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I found this article and read with satisfaction after I searched to confirm and streangthen my ideas.
But, I have to point out two errors that I suppose.
[1] In Page 7, regarding the equation P(k)=ln{1+1/k(k+2) }/ln2 (25),
you mentioned in the last sentence "If we make k large enough to expand the 'binominal theorem' (so that k(k+2) behaves as k^2), then P(k) ~ k^(-2) as k→∞". Its formula is not correct . What I thought at thought is the Taylor Expansion, but I found that it's actually possible when making two differece eauations and summing up those before taking its limit to the infinity:
① 2{ln(k+1)-ln k} - {ln(k+2)-ln k}. ② Then, we have Σ(k=1 to ∞) P(k)=ln2/ln2=1.
I was abe to find with your indication that this process is helpful to understand the Khnchin's Constant in his book "Continued Fractions".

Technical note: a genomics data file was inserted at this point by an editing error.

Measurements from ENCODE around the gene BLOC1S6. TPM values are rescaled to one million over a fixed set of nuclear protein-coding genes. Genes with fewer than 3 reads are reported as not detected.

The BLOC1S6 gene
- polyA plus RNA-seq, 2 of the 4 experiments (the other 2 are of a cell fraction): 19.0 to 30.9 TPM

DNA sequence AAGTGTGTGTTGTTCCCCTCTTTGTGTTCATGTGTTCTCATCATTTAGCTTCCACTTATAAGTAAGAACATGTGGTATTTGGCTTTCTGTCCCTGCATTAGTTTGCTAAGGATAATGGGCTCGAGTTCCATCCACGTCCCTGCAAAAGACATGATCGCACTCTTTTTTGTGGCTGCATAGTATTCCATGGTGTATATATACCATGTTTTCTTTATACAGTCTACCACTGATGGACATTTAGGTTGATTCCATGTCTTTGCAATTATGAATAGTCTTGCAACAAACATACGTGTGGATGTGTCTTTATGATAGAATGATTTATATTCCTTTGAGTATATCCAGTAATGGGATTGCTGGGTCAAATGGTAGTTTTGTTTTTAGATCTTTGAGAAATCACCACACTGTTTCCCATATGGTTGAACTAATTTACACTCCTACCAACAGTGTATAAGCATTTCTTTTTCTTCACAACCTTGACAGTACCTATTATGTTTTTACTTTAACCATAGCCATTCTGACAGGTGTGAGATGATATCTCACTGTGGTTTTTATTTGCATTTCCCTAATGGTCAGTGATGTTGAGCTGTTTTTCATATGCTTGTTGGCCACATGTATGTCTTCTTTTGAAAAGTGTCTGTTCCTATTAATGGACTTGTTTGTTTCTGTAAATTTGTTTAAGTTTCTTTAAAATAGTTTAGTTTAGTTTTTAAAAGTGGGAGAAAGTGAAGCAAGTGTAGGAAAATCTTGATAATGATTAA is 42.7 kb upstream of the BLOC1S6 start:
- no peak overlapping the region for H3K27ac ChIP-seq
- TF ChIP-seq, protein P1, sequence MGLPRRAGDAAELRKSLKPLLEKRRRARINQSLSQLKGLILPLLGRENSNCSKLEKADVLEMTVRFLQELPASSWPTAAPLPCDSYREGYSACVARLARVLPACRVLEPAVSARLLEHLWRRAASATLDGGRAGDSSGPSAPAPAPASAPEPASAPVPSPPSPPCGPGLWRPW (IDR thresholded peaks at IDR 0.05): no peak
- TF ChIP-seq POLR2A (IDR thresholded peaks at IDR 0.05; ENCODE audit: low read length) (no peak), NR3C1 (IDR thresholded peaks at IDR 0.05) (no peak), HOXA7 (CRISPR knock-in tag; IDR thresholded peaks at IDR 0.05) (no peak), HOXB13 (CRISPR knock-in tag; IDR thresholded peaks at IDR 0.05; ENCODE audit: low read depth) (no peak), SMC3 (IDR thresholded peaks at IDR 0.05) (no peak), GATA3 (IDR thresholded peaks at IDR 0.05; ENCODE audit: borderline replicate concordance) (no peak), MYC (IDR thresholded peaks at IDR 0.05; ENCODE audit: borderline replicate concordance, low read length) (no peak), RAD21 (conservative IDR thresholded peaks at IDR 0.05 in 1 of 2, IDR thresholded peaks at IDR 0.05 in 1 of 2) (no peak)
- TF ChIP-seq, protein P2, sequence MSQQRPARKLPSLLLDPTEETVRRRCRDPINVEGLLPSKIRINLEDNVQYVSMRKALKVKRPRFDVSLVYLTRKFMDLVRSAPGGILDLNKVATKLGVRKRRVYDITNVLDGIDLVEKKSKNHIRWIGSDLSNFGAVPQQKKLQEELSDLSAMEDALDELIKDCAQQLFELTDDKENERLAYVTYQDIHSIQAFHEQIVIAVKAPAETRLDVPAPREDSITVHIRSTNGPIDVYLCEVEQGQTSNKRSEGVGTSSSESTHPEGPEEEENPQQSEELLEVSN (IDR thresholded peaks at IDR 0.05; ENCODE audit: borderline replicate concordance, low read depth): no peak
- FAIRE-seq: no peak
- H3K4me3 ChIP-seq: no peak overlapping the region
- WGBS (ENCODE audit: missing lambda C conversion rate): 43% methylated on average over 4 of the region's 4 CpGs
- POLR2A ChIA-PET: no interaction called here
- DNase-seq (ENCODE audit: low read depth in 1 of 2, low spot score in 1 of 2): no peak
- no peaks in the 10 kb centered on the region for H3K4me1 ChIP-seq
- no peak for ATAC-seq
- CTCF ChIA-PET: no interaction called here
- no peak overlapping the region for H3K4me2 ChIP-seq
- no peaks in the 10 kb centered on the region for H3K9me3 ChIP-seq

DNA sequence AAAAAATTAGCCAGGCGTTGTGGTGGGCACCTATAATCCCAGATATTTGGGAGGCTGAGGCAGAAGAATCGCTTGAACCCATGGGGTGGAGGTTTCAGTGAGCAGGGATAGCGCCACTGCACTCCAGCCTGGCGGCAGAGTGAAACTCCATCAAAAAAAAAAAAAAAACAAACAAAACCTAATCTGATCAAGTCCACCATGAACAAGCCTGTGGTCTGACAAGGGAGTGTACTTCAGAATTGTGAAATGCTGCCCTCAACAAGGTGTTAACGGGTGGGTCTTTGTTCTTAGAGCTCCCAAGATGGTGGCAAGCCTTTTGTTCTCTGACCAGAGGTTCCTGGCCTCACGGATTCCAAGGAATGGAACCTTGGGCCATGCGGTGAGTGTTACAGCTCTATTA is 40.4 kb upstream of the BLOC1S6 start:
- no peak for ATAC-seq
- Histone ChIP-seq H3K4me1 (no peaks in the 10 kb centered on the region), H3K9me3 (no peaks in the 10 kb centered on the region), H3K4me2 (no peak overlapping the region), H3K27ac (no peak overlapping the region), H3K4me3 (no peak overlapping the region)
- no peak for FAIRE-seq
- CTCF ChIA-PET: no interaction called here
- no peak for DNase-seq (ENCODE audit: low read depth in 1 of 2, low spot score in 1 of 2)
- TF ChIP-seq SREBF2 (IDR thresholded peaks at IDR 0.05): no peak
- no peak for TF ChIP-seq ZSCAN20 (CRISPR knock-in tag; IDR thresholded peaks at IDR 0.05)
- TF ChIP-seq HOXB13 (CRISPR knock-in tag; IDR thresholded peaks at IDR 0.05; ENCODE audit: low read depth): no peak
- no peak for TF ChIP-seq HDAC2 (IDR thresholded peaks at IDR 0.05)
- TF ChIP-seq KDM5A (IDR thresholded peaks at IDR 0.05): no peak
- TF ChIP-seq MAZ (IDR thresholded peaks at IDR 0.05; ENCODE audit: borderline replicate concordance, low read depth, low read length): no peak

[2] In Page 9, In the example for "A notable exeption", you have written the value as follows:
(k_1(e)k_2(e)...k_n(e))^(1/n) → ( 2n/3e)^(1/3)=0.62595n^(1/3). (31)
But, since e=[2; 1,2,1, 1,4,1, 1,6,1, ・・・, 1,2n,1, ・・・], the total products among the first 3n units is still 2^n*n!, then we have the following relation with the help of Stirling formula as (n!)^(1/n)= n/e+O(lon n) and then,
(k_1(e)k_2(e)...k_3n(e))^(1/3n) → ( 2n/e)^(1/3)=0.90277n^(1/3). (31)#
It has to delete the '3' in the denominator of the lefthand side of (31).

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